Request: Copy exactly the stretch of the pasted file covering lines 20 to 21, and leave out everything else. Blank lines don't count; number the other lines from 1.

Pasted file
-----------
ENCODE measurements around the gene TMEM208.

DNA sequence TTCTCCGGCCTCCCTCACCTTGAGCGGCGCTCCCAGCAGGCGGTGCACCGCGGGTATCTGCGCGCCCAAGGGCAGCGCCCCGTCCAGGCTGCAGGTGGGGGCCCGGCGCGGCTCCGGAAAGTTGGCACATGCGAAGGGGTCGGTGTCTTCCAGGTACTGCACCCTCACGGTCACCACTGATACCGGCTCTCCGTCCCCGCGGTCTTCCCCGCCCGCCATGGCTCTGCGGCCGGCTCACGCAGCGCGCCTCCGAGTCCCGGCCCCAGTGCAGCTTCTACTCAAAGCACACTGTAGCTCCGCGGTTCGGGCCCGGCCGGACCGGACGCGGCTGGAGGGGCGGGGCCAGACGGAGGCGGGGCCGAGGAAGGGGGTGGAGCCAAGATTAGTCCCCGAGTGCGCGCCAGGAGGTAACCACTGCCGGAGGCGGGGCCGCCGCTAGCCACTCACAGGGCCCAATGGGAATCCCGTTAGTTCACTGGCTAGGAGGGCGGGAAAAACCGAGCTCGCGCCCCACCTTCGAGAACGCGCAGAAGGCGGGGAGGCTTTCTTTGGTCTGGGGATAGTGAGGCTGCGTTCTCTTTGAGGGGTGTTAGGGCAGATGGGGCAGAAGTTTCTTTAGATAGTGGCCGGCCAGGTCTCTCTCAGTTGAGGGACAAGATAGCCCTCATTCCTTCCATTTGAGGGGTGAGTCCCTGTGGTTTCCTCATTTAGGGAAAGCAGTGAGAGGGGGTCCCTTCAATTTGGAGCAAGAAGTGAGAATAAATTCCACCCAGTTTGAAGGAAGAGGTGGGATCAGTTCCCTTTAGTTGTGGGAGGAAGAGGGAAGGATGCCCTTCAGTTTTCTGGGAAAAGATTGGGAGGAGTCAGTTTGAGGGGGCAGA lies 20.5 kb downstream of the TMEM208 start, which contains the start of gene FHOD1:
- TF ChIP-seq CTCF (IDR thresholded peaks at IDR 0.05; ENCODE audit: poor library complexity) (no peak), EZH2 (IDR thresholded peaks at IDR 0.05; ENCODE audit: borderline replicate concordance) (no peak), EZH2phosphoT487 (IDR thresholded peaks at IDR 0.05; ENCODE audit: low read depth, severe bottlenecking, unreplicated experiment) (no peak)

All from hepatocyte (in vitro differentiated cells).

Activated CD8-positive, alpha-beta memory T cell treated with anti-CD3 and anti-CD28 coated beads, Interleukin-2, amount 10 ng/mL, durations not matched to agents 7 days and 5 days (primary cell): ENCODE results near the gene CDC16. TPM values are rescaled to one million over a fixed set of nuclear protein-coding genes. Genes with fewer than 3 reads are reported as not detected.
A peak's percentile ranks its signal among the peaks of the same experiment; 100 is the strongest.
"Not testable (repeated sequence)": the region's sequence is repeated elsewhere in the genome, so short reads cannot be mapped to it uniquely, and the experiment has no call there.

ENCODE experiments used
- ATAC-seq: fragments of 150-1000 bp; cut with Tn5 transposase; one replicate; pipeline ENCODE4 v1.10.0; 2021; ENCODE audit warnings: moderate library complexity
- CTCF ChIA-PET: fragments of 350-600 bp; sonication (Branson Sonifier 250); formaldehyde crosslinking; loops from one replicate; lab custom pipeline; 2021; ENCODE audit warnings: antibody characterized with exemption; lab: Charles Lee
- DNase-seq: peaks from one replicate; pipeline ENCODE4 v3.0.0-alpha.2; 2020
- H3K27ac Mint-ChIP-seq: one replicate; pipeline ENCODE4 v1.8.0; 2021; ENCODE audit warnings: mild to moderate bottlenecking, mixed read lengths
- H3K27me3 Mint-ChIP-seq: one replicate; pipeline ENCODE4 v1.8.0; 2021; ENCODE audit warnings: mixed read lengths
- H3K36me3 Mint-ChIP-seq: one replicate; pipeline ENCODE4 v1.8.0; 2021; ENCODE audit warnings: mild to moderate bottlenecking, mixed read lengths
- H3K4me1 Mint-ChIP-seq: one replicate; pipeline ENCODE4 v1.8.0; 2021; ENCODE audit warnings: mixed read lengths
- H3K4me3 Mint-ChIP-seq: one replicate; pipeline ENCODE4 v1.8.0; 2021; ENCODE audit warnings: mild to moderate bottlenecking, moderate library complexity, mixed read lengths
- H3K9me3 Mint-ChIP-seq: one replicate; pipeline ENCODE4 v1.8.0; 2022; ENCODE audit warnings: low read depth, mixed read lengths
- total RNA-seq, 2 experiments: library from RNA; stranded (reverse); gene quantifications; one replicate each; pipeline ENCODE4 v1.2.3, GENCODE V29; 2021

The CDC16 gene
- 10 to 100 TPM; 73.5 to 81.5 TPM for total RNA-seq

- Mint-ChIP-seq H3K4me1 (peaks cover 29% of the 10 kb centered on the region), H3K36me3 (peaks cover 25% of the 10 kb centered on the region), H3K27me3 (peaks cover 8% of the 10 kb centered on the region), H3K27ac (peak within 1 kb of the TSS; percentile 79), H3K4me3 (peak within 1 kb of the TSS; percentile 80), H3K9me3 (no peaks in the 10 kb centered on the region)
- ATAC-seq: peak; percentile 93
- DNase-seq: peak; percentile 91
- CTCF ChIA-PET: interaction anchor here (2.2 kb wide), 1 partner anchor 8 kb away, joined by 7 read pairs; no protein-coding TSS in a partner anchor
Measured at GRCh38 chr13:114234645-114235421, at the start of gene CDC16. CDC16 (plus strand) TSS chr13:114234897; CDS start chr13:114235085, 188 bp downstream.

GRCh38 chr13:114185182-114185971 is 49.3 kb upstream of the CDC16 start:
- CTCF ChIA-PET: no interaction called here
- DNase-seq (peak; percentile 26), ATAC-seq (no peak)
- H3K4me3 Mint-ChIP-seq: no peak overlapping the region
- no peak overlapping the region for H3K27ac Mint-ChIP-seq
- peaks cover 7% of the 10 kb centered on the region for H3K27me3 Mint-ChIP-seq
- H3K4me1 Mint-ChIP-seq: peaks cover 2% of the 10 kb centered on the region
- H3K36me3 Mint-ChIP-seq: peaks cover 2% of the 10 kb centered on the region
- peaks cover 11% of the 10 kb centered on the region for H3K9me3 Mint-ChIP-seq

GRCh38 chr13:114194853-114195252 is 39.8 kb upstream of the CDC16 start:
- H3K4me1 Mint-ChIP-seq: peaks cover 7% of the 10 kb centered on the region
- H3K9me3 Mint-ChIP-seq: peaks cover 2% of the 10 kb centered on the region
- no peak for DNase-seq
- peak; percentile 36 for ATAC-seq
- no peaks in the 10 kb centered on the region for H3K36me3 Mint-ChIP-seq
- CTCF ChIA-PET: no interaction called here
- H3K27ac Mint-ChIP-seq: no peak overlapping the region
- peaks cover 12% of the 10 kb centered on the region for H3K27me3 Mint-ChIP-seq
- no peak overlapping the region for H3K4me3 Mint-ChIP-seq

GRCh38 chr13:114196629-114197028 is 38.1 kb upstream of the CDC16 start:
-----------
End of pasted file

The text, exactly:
- 10 to 100 TPM; 73.5 to 81.5 TPM for total RNA-seq

- Mint-ChIP-seq H3K4me1 (peaks cover 29% of the 10 kb centered on the region), H3K36me3 (peaks cover 25% of the 10 kb centered on the region), H3K27me3 (peaks cover 8% of the 10 kb centered on the region), H3K27ac (peak within 1 kb of the TSS; percentile 79), H3K4me3 (peak within 1 kb of the TSS; percentile 80), H3K9me3 (no peaks in the 10 kb centered on the region)